Handbook For Elders




  1. Introduction....................................................................................................................................... 4

    1. Overview

    2. Relationships

    3. Church Government

    4. Commissioning, Certification, and Ordination


  1. Meaning of Membership and Ordination.............................................................................................. 6

    1. Membership

    2. Ordination


  1. The Mission of the Church................................................................................................................ 7

    1. The Mission of the Church of Jesus Christ

    2. The Mission of Oak Hills Presbyterian Church

    3. Comparison


  1. Responsibilities of Elders, Minister, Session, and Congregation........................................................... 8

    1. Elders

    2. The Minister

    3. The Session

    4. The Congregation


  1. Session Organization........................................................................................................................ 12


  1. Session Meetings............................................................................................................................ 12

    1. General

    2. Typical Agenda

    3. Responsibilities Reports Meetings Absences

Decisions and Actions

  1. Required Session Actions

  2. Some Special Cases Receiving New Members The Lord's Supper Baptism

Examination of Elders-Elect and Deacons-Elect

  1. Session Committees...................................................................................................................... 15

 VIII. Congregation Meetings................................................................................................................ 16

References........................................................................................................................................ 18
Appendix I - OHPC Extensive Policy Statements................................................................................... 19
Appendix II - Mandated Policies........................................................................................................... 20
Appendix III - Resources..................................................................................................................... 21 


This document is primarily an enumeration of the responsibilities of elders placed in the context of policies and procedures. This is about how Presbyterians do things decently and in order, as we are often reminded.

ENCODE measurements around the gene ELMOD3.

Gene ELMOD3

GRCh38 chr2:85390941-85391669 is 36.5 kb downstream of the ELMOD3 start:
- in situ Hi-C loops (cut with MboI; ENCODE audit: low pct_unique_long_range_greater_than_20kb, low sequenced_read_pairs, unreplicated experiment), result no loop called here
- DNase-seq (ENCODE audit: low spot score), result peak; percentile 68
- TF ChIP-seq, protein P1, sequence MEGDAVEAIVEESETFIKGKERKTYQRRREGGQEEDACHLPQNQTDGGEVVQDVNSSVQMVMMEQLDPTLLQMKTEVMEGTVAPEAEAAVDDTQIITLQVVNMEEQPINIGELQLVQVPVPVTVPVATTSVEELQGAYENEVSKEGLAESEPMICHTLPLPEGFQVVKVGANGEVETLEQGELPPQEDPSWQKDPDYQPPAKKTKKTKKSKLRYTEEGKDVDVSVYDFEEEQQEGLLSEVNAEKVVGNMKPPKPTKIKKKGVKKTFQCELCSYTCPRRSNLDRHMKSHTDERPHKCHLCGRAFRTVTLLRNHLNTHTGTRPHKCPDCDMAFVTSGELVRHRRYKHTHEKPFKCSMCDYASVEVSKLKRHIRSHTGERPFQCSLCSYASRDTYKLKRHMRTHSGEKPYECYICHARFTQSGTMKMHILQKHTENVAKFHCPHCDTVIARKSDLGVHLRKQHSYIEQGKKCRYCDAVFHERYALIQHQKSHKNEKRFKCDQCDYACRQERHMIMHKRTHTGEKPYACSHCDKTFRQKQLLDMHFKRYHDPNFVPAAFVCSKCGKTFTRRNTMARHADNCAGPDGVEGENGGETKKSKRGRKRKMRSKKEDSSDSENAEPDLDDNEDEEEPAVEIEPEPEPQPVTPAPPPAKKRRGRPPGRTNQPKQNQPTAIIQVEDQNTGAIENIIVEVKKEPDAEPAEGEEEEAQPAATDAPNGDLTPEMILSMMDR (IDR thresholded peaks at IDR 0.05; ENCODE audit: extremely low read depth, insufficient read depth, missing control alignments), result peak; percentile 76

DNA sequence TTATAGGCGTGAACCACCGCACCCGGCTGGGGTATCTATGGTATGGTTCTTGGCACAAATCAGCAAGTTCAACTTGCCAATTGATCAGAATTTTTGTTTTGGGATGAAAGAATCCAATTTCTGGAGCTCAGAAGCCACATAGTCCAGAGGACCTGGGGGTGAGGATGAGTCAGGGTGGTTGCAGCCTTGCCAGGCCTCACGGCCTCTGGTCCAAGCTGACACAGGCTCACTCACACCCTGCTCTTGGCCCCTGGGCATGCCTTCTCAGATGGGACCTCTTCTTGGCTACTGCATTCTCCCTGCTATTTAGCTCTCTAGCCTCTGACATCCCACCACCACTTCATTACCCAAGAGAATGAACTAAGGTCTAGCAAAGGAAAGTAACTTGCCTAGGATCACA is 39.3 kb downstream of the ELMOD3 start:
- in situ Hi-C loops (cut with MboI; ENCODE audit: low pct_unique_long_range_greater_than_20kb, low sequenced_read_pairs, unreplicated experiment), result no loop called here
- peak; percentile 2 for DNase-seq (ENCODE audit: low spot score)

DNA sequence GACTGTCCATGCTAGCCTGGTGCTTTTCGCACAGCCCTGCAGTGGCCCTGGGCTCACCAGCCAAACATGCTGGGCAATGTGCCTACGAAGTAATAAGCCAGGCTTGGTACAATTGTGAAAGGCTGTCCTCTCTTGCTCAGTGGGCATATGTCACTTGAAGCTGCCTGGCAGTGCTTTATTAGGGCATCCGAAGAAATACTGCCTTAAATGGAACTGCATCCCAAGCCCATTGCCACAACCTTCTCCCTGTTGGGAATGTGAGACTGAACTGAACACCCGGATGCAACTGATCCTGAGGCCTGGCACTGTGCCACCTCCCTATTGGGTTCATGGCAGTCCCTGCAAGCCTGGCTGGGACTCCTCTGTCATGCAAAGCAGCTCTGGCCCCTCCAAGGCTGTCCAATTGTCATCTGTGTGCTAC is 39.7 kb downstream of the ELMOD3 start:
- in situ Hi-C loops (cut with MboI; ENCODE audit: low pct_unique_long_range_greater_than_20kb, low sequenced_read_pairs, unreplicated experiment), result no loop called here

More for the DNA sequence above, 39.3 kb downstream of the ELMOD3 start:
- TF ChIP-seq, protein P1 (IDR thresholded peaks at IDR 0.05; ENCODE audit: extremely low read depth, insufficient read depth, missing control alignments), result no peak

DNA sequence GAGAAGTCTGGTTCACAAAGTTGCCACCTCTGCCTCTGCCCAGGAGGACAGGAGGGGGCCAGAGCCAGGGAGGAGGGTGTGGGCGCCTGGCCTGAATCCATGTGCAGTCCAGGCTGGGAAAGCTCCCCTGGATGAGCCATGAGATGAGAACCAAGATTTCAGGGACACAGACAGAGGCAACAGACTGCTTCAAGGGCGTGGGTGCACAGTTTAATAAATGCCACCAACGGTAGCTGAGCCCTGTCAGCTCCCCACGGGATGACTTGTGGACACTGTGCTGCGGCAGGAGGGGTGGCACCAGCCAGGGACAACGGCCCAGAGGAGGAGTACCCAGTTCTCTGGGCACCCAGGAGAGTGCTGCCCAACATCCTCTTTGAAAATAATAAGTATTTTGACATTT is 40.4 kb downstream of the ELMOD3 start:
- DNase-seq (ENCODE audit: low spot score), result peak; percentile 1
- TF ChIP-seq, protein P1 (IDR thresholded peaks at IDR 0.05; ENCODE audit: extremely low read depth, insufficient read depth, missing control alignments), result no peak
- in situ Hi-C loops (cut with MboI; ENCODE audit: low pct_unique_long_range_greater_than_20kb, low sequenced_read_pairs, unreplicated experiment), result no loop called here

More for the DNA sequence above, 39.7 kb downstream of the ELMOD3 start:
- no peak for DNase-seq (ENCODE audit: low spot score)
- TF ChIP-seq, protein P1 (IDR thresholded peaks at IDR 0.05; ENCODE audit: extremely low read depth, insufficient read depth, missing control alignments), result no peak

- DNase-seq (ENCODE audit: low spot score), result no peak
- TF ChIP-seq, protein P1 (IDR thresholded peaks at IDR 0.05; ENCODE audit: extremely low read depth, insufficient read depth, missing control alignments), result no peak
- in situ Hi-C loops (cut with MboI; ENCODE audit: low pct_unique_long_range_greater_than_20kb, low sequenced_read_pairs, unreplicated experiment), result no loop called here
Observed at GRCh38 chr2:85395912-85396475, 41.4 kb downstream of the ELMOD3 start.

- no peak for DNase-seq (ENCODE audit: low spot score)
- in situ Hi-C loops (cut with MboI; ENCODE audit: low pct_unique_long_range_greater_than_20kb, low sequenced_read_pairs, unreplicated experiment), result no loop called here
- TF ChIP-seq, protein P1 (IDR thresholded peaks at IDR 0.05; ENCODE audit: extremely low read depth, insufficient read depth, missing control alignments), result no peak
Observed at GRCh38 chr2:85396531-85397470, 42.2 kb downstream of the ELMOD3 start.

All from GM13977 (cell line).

It is easy to get involved in the business of the church and forget to stop and think about the reasons behind our involvement. We are children of God and committed to doing the work of God. Our thoughts should not stray from the Word of God. Our actions need to be founded on a sound theological basis.

However, the real place to start is with the Bible which is our reference for faith and practice. And one place to start is to consider the question, "What does God require of me?" rather than "What does my local church, or the Presbyterian Church (U.S.A.) require of me?" The Bible asks this question in two places and gives two complementary answers. Deuteronomy 10:12 gives as the answer:

  • to fear the Lord your God

  • to walk in all his ways

  • to love him

  • to serve the Lord your God with all your heart and with all your soul

  • to keep the commandments

 Later in the history of Israel social issues had emerged and Micah 6:8 gives as the answer:

  • to do justice

  • to love kindness

  • to walk humbly with your God

These passages remind us that our first responsibilities are to God. Then we must consider our interaction with our fellow human beings, showing them justice, kindness, and love. Elders are the servant leaders of the congregation and this means, not only to lead in financial and governing matters, but to lead in matters of love and kindness and justice. Just as we stop to think about the wisdom of spending money for a project, we need to stop and think how we interact with our fellow church members, our family, our fellow workers, those we know casually, and others whom we do not know but come in contact with. Consider an example. The Calling of the Church, as given in the Book of Order, includes a section that states The Church is a community of love”.1 As members of the Church, we are called to demonstrate this love. As elders, we are called to be leaders in demonstrating this love. The Apostle Paul was very blunt in the first chapter of 1 Corinthians. He said, "You must learn to get along with each other." That applies to Sessions,
congregations, all the up through the PC(USA) and other denominations. We are representatives first of God and then of our local church. We will see this again in a later section in the mission statement of the Presbyterian Church (U.S.A.): "The Church is to be a community of witness, pointing beyond itself throough word and work to the good news of God's transforming grace in Christ Jesus its Lord."1
C.Church Government